Published on Tuesday, May 8, 2018
Event date: 6/19/2018 9:00 AM - 4:00 PM Export event
Wyoming Medusahead/Ventenata Field Tour held 9 am-4 pm June 19th, 2018 in Sheridan, WY.
Save the date so you can join the Northeast Wyoming Invasive Grasses Working Group for their second annual “Medusa-nata” tour and educational day. Visit sites where they are actively managing these weeds, discuss the most current scientific research, and actively participate in breakout groups to discuss management scenarios.
Updated details and registration information can be found here.
What Are They?
Medusahead and ventenata (North African wiregrass) are invasive annual grasses with extremely aggressive characteristics. These invasive species have higher silica contents than other invasive species such as cheatgrass, leading to reduced palatability. Similar to cheatgrass, these species mature early, but often have less biomass resulting in reduced forage quality. Currently they are only known in Sheridan and Campbell counties.
What Happens Next?
Early Detection Rapid Response (EDRR): To eliminate these species or reduce their impacts, we must find and manage populations quickly.
Play Clean Go: To prevent accidental spread of seeds: clean boots, clothing, animals, and equipment before entering or exiting an area (for example, clean seeds from pant legs, remove mud from tires and boots, etc.)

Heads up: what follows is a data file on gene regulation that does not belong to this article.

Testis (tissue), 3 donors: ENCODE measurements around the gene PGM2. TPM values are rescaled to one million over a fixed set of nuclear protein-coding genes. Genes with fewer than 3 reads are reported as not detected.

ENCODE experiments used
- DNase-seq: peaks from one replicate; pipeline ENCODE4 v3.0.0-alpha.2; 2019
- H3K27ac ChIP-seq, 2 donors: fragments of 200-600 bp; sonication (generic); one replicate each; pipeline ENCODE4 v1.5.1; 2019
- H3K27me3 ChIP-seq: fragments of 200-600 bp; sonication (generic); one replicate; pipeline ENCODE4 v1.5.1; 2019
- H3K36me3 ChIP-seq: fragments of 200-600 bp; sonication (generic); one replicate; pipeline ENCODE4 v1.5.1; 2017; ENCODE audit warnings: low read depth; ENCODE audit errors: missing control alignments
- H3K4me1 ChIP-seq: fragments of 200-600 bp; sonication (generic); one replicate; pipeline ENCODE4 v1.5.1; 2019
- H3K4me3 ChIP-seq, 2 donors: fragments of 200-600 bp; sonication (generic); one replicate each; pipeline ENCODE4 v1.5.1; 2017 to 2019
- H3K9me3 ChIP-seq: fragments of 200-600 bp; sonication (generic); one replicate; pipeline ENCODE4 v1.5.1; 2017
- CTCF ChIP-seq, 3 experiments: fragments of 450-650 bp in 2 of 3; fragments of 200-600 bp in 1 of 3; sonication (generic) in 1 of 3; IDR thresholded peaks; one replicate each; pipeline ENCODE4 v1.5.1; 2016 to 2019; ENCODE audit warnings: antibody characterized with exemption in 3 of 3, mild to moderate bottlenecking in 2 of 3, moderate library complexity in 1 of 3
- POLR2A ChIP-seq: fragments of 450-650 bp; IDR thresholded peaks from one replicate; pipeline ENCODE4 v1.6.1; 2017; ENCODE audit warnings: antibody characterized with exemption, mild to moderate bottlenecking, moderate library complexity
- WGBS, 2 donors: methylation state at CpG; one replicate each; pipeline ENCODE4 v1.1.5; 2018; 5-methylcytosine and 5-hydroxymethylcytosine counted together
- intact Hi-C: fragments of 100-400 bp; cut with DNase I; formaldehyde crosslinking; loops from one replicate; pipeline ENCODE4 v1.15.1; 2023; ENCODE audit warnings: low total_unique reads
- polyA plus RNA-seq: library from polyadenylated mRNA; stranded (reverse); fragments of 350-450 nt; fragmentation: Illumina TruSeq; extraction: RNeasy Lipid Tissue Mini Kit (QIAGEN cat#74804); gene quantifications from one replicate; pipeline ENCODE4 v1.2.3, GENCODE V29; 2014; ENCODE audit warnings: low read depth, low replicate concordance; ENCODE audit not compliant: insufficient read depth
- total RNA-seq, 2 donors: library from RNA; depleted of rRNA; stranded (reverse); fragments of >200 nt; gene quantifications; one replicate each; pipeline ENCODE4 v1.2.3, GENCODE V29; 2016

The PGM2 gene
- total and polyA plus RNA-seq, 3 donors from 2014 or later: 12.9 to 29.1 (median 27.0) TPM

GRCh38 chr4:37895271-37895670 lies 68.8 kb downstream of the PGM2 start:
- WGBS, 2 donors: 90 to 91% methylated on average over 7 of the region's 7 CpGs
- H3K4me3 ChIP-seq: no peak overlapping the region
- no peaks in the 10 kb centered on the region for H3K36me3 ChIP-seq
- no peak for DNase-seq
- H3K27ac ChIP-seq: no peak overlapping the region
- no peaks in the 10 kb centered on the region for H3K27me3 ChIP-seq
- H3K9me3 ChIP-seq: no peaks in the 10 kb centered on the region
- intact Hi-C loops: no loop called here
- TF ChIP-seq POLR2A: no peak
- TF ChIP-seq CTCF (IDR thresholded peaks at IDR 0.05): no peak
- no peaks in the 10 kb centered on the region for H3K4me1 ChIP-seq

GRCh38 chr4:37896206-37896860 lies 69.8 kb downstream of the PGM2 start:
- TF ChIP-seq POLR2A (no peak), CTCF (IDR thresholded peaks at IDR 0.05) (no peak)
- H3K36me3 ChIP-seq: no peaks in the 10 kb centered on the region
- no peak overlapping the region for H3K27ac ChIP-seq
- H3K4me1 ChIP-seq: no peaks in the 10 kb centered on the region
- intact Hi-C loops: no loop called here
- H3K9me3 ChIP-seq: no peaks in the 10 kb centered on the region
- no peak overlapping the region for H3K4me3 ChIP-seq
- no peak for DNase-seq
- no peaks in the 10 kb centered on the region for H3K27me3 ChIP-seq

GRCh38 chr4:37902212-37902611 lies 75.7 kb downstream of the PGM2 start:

Reporting: Report these grasses through EDDMapS or to a contact listed on the right. This allows managers to start controlling the invasion and reduce additional spread. Your help in reporting these species is critical.
EDDMapS is a multiregional resource for reporting, tracking, mapping, identifying and managing weed species. Locations of weed species can be reported online (www.eddmaps.org) or through a smartphone app (free download). A photo and GPS location or knowledge of the exact location of occurrence (if not using the app) are required.
Management: These species can be managed much like cheatgrass - fallapplied herbicides may be most effective. In areas with small patches, plants can be hand-pulled and removed prior to seed production to prevent seed deposition.
Categories: Events Calendar, Events - Locations, Wyoming